New silent film 'Louis' brings welcome attention to composer Louis Moreau Gottschalk
For something completely different, consider zipping to Strathmore Saturday night for the presentation of the new, fascinating silent film "Louis" with live musical soundtrack provided by Wynton Marsalis and his jazz ensemble, and classical pianist Cecile Licad.
The movie, directed by Dan Pritzker and shot be legendary cinematographer Vilmos Zsigmond, offers a fanciful take on the boyhood experiences of Louis Armstrong. It's a wonderful homage to the art of silent film, for starters, and an entertaining story, too. (I confess I found the many brothel scenes -- with all that underwear from what looks like the 1910 edition of a Victoria's Secret catalog -- a little tiresome, but that's just me).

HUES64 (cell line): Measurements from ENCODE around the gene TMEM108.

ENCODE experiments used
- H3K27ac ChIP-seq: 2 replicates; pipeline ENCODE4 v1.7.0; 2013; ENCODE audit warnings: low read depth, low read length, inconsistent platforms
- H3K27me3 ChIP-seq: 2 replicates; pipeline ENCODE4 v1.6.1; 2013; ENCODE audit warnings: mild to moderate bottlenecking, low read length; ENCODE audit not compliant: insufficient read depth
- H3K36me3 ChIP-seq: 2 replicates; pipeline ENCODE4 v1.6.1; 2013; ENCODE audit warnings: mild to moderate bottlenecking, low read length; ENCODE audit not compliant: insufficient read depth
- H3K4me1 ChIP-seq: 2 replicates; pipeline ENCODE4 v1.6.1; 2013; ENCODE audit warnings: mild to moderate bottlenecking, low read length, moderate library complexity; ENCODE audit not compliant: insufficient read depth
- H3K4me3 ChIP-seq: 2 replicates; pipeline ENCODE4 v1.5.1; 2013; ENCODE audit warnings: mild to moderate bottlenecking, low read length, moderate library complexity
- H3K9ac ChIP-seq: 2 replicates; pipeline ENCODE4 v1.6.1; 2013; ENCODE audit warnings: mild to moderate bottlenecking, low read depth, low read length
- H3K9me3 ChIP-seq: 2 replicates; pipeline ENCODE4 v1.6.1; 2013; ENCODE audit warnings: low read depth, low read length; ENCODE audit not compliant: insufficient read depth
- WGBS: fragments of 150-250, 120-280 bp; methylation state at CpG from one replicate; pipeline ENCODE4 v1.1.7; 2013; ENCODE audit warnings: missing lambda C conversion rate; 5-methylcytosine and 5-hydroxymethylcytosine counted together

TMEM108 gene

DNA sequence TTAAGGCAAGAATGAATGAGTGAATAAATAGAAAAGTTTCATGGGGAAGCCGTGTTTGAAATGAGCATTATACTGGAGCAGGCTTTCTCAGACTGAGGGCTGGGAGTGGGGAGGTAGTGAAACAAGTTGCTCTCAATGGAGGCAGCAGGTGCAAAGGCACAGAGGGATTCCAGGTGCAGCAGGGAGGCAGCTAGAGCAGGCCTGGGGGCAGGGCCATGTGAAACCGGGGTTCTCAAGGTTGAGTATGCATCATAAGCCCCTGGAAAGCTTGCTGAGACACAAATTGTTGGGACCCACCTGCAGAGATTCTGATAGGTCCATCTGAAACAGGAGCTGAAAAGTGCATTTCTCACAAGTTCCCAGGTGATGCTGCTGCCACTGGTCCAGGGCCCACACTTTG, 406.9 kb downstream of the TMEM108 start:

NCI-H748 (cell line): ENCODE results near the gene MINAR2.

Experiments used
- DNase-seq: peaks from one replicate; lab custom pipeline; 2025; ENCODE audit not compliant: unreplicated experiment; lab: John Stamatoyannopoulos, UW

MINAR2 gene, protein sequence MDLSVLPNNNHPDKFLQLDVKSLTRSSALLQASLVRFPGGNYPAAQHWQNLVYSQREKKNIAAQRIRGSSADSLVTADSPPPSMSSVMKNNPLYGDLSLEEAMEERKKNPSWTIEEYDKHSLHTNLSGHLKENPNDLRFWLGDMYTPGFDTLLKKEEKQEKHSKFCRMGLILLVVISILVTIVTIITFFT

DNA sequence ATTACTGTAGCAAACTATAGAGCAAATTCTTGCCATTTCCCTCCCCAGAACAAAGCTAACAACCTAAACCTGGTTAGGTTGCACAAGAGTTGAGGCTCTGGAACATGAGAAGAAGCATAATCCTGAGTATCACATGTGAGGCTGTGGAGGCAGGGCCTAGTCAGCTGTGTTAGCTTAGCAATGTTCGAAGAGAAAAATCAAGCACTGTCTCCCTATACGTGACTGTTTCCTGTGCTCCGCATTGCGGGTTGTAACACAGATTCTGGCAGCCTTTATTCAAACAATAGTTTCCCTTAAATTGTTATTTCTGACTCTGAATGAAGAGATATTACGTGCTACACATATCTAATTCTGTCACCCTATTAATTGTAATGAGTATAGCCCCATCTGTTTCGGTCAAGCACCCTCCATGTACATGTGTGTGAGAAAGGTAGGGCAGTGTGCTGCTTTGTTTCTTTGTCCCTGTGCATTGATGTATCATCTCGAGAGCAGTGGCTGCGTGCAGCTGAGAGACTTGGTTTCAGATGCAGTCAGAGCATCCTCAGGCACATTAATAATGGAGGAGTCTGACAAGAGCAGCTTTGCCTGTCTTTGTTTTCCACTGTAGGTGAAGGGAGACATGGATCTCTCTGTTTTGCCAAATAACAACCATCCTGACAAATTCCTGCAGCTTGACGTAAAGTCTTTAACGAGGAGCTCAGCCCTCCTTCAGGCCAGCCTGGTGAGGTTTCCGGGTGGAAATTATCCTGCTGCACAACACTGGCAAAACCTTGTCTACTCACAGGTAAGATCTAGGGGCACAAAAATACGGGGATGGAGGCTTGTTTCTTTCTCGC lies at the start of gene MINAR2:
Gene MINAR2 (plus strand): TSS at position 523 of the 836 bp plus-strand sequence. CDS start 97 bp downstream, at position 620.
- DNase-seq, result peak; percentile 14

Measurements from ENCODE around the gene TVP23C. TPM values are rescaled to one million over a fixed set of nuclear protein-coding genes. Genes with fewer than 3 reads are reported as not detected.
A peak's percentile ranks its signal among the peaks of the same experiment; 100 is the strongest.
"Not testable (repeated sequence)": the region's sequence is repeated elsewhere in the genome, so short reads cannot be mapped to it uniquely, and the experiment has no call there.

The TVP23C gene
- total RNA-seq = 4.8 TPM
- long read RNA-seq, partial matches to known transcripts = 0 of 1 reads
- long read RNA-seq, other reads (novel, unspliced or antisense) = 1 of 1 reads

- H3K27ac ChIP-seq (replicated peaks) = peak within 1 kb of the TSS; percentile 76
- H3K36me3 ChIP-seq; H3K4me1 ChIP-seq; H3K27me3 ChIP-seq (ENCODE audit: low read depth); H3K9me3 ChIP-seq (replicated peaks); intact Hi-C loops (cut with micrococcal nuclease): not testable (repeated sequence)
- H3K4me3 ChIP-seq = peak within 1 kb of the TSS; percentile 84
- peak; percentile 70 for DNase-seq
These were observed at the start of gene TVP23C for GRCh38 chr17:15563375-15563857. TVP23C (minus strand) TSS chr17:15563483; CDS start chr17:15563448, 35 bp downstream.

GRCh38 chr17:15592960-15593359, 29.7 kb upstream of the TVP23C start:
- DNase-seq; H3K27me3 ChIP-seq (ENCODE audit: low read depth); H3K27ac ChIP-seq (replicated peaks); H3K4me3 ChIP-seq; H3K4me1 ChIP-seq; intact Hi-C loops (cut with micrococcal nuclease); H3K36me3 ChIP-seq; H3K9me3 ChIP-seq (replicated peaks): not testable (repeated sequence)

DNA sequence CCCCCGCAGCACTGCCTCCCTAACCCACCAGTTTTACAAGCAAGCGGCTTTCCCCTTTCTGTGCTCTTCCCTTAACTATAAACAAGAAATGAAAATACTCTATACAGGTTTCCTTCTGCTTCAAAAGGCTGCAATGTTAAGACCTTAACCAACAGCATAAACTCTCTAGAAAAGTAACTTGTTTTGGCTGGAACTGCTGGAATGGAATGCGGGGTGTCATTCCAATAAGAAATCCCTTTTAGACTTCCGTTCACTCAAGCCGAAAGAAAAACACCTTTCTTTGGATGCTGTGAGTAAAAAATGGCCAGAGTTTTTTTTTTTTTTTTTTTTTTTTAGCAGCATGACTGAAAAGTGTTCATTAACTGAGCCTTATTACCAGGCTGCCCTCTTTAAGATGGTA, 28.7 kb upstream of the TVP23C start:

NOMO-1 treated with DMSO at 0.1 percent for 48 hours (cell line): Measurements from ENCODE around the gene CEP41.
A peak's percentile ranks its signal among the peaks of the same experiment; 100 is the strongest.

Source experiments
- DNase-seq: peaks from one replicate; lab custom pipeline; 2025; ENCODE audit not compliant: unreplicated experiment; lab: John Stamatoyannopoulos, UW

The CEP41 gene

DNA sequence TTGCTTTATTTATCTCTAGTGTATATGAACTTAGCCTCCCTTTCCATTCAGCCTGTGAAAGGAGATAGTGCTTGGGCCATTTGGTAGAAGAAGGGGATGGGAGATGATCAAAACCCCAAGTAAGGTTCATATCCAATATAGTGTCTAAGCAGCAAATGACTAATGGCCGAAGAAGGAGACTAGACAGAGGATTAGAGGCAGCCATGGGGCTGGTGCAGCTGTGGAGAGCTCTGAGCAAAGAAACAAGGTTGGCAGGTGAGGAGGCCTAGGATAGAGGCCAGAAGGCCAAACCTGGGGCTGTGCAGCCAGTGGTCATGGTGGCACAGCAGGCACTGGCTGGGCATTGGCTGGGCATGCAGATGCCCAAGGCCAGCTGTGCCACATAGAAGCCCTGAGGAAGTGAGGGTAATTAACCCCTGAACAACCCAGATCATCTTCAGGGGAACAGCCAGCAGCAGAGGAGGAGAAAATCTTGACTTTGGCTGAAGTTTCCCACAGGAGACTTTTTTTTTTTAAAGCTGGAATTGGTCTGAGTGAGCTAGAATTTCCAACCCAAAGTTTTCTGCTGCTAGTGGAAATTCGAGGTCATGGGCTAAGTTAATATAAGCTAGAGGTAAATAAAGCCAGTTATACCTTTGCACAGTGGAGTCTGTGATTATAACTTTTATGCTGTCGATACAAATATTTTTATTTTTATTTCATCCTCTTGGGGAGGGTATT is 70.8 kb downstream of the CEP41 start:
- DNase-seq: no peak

I saw the movie with a pre-recorded soundtrack by Marsalis and friends; the live version is likely to be even more fun. One of the coolest things about the project is the choice of Louis Moreau Gottschalk's music for the scenes where Licad plays, providing an atmospheric counterpoint to the jazz from Marsalis. Gottschalk, a composer with New Orleans roots, was one of America's first classical superstars in the mid-19th century. His music went way out of favor, but enjoyed a revival in the 1970s; a recording by the brilliant pianist Ivan Davis gave Gottschalk a particularly strong boost. Maybe "Louis" will start another renewal of appreciation for this colorful composer.
Here's a taste of Davis playing Gottschalk; I also thought you might like to see the trailer for "Louis":